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War Memorials



In Memory of
HARRY COULSON
Private 2164
1st/7th Battalion Sherwood Foresters (Notts & Derby) Regiment
Who died on Wednesday, 13th October 1915
Aged 17

No Known Grave, Panel 87-89
Loos Memorial to the "Missing", Dud Corner Cemetery, Loos, France

Commemorated in Perpetuity
by the Commonwealth War Graves Commission
&
Remembered with Honour
Loos Memorial

The Loos Memorial, France1

Harry Coulson, was born in Thurlby, Lincolnshire on 5 April 18982, the third son of Thomas & Mary Ann (née Brittain) Coulson. His father had worked originally as a farm labourer but, by 1901, he was keeping a public house on the High Street at Thurlby3. By 1911, the family had moved to Wollaton, Notts, where Thomas had taken a job as farm bailiff. By this time, there were five children still at home. Frederick, the second son, then 19, was working as a wagoner on a farm, Bessie (14), the second daughter was working as a cardboard box maker and Harry (15), Bessie (14), Jack(7) and Ena(4) were at school4. Their eldest son, Thomas (b.1890) had moved away and their eldest daughter, Emily Miriam (b. 1888), had married Herbert Arnold and was living in Wolverhampton.

After leaving school, Harry started work at the Nottingham cigarette manufacturer, John Player & Sons as a box maker and continued there until his active service in the Army. On 18th May 1914, he volunteered for four years service with the Notts & Derby Territorial Force and was attached to 7th Battalion. By this time, he was living with his parents at 54 Regent Street, Beeston.5.

As a member of the Territorial Force, Harry was mobilised within the first few days when War was declared on 4th August 1914, becoming part of 1/7th Battalion, one of two Battalions formed at Nottingham with men from the Territorial Force. The Battalion then moved to Harpenden, between Luton and St Albans in Hertfordshire, and then Braintree. There, they were inspected by King George V, a week before departing for France on 25th February 1915. The battalion moved into the Ypres salient and, in May of that year, became part of 139th Brigade/46th (North Midland) Division which took part in the fierce fighting at Hooge as part of the Second Battle of Ypres and its aftermath, during which ground was lost and then retaken by British troops6. In July, the enemy deployed flamethrowers - "liquid fire" - against the British lines for the first time.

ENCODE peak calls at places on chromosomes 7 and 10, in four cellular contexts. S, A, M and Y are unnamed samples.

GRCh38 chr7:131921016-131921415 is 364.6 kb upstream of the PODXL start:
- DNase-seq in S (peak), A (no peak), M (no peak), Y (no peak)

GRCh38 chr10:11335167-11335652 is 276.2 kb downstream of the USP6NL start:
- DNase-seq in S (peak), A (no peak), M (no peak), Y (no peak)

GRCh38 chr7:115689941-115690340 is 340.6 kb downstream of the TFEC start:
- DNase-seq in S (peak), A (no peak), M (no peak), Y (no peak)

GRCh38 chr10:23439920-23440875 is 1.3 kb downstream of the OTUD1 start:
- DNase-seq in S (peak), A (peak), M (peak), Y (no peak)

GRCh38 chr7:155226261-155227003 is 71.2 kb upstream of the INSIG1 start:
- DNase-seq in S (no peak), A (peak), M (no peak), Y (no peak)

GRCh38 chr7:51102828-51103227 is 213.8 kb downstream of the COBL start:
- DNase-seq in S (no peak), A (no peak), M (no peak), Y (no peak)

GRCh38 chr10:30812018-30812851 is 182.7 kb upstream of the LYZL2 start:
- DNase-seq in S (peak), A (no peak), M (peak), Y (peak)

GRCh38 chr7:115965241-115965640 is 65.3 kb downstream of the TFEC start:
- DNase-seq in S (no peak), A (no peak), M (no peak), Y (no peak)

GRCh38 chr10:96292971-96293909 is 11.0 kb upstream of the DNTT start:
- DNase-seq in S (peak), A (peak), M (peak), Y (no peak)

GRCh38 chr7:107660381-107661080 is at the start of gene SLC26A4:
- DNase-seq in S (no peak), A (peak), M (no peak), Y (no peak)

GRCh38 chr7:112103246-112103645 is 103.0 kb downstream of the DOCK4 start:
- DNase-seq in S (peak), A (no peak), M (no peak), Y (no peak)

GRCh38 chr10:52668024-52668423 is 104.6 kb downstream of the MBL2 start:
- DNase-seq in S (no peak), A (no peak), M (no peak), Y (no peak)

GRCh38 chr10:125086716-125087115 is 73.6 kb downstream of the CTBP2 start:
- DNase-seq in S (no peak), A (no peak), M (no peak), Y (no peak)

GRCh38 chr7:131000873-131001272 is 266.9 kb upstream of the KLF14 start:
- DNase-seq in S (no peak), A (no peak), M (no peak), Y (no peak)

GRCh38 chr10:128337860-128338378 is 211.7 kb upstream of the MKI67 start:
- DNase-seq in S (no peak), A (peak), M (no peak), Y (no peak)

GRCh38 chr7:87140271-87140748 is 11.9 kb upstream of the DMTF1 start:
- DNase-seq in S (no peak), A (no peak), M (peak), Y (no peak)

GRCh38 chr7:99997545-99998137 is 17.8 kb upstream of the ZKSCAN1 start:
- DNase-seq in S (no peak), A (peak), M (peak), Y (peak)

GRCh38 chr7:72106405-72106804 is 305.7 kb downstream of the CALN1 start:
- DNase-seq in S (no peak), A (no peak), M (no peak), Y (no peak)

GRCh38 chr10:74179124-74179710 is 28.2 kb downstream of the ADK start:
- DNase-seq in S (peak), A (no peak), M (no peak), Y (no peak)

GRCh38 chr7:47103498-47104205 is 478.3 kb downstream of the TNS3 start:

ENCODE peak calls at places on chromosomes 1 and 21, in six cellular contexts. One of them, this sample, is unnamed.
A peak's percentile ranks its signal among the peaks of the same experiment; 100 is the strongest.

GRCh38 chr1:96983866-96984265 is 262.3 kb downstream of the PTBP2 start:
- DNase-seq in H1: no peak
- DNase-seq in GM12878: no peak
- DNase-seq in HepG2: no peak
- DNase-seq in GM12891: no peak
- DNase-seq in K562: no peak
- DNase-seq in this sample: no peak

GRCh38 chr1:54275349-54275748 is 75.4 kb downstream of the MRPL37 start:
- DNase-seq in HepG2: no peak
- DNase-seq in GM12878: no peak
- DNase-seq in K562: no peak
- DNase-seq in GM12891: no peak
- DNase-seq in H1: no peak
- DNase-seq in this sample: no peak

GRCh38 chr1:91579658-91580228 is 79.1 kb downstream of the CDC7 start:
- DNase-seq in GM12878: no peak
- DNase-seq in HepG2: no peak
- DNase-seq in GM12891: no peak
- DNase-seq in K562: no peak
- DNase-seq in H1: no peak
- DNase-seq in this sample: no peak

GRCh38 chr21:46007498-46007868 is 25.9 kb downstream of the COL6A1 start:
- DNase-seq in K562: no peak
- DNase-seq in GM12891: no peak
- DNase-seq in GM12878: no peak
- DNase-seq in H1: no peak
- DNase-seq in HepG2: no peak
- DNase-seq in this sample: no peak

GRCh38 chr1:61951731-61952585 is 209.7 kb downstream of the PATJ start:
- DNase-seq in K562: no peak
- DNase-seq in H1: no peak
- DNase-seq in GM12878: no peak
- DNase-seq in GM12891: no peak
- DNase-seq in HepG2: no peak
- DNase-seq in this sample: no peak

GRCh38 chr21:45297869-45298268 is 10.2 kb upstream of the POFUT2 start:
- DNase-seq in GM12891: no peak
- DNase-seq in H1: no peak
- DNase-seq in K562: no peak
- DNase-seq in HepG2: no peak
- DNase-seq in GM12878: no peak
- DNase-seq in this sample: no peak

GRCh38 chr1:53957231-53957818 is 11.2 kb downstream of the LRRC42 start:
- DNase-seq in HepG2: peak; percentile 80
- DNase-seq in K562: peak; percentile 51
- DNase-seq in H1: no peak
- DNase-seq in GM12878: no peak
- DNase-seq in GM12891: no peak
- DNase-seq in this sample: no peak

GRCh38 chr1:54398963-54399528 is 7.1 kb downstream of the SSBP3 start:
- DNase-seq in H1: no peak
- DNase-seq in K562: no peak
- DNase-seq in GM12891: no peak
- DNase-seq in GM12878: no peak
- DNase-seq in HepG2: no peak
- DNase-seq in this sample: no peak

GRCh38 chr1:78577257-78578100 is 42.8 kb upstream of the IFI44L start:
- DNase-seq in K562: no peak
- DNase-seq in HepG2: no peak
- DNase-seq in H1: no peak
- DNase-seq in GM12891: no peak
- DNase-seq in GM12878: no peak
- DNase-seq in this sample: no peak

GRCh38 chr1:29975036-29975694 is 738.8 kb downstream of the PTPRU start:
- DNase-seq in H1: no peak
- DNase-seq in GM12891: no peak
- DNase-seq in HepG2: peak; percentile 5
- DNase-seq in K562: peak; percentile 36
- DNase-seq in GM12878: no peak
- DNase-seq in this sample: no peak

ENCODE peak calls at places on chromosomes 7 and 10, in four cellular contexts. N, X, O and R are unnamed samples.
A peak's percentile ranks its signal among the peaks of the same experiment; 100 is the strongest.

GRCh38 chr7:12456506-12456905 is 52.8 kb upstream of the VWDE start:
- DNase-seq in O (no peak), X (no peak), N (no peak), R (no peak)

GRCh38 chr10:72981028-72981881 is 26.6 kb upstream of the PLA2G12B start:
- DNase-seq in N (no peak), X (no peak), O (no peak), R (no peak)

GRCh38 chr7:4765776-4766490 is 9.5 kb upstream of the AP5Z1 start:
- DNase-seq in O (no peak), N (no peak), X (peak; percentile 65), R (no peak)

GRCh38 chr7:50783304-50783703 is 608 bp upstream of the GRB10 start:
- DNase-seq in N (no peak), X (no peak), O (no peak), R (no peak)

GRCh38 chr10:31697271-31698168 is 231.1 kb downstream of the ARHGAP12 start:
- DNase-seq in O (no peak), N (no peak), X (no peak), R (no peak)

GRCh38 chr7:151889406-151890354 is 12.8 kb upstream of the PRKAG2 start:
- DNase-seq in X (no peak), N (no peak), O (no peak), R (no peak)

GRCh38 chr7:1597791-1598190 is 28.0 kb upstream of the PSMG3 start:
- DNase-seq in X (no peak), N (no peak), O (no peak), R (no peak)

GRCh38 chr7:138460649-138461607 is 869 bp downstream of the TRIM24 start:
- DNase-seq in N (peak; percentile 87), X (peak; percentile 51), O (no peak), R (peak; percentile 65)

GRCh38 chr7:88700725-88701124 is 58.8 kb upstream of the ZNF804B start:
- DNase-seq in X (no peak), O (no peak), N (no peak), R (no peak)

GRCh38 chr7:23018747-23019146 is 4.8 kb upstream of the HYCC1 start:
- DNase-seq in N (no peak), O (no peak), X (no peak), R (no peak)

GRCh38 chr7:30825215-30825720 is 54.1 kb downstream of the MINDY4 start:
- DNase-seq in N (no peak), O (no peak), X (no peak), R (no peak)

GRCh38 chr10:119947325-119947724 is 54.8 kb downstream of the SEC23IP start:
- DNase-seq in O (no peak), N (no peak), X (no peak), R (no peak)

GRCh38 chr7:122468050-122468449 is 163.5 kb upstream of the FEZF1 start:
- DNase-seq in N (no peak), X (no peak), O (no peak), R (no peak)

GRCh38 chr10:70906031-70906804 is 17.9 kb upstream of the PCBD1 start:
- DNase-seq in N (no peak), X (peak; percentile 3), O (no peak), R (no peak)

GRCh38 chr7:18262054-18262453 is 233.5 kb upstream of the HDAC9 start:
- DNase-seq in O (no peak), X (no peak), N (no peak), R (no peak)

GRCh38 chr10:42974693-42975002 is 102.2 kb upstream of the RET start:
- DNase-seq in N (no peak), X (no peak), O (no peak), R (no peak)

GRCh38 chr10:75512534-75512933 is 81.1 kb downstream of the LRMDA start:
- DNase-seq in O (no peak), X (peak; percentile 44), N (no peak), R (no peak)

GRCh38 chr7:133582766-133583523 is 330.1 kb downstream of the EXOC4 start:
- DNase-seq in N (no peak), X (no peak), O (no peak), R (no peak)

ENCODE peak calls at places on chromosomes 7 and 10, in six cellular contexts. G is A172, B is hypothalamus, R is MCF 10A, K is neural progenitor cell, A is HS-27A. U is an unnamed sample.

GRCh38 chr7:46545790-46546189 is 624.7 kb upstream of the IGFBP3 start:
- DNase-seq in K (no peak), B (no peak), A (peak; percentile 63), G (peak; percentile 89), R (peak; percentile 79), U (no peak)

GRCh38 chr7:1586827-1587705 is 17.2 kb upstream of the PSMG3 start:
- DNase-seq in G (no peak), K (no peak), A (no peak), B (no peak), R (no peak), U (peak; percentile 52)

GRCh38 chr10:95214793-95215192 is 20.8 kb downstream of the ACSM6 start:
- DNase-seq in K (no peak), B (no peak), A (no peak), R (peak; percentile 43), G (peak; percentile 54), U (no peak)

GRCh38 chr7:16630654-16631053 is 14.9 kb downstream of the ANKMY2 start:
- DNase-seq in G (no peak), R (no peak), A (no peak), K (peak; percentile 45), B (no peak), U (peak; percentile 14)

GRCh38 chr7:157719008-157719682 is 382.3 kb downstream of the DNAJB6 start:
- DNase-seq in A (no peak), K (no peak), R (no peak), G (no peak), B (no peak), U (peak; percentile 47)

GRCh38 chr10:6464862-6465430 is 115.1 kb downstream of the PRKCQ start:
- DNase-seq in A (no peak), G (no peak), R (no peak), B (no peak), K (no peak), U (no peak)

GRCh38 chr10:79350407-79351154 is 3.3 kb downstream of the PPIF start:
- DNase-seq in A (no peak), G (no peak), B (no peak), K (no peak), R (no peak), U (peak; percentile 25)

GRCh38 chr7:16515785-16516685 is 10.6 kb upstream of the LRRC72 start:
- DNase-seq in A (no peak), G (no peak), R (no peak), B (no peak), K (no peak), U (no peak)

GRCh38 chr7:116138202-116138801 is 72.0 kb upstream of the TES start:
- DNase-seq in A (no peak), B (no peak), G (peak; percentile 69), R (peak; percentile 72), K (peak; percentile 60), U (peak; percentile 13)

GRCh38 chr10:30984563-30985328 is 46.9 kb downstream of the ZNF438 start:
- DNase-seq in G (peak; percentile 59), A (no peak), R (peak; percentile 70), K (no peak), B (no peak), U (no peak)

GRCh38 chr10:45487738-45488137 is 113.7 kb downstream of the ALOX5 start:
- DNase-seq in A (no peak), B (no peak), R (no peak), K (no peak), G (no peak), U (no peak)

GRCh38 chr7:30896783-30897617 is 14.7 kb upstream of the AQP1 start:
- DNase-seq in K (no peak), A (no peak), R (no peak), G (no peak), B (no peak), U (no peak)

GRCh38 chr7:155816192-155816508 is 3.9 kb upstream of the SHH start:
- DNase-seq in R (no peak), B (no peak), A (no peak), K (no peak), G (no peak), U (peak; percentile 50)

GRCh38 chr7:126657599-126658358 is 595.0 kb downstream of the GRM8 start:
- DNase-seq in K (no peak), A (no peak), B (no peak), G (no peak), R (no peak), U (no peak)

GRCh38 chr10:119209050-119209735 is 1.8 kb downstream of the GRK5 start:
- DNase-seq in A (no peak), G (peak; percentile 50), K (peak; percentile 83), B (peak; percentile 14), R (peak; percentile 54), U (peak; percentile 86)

On 13th October, during the final stages of the Battle of Loos, the 46th Division took part in an attack on the Hohenzollern Redoubt. This was a heavily fortified area, held by the enemy. In contrast, the British trenches and ground over which the attack was to be made, were in a terrible state. It was to be a major offensive and was subject to extensive planning over several days. Gas would be deployed and a heavy barrage was loosed before the attack, designed to weaken the defences - but, although it was awe-inspiring, it was largely ineffective. Critically, the German machine-gun emplacements suffered very little damage. When gas was deployed it was largely ineffective as, although it drifted towards the enemy, it settled in trenches and shell-holes between the lines. And when it came to the attack, murderous machine-gun fire swept the ground that had to be crossed. It was a bloodbath and there were terrible losses. There were over 3,600 British casualties during this action7.

Private Coulson was one of the many who were killed in action during that attack on 13th October 1915. His name is commemorated on the Loos Memorial, This commemorates over 20,000 officers and men who fell in this and other battles in the area and have no known grave. He is remembered on the John Player & Sons Memorial to those who died in the Great War, now situated in its Horizon Factory in Nottingham.

His older brother, Frederick Coulson, who had worked as a railway porter/guard, attested for army service in the following month and, after a brief time in the Reserve, he enlisted on 5 February 1917. He served with the 6th Light Railway Operating Company, Royal Engineers, was posted to France in February 1917 and served throughout the war, attaining the rank of Sergeant8.


Footnotes
1The photograph of Loos Memorial is from the Commonwealth War Graves Commission website. (http://www.cwgc.org)
2His birth date was recorded at his baptism on 16 April 1898 at Thurlby Parish Church (FamilySearch Film 1450496) and registered in Bourne Registration District in Q2/1898 - Ref 7a 396
31901 Census - Piece 3026 Folio 69
41911 Census - Piece 2043 RD 429 SD 3 ED 9 Schedule 53
5Army Service Record for Harry Coulson (ancestry.com)
6Over the next three years, the Hooge area was to again change hands several times.
7See http://www.hellfirecorner.co.uk/Thornton/terriers1.htm and, for an account of the 1/7th Battalion from its formation, see http://dbooks.bodleian.ox.ac.uk/books/PDFs/N10380698.pdf
8Army Service Record for Frederick Coulson (ancestry.com)
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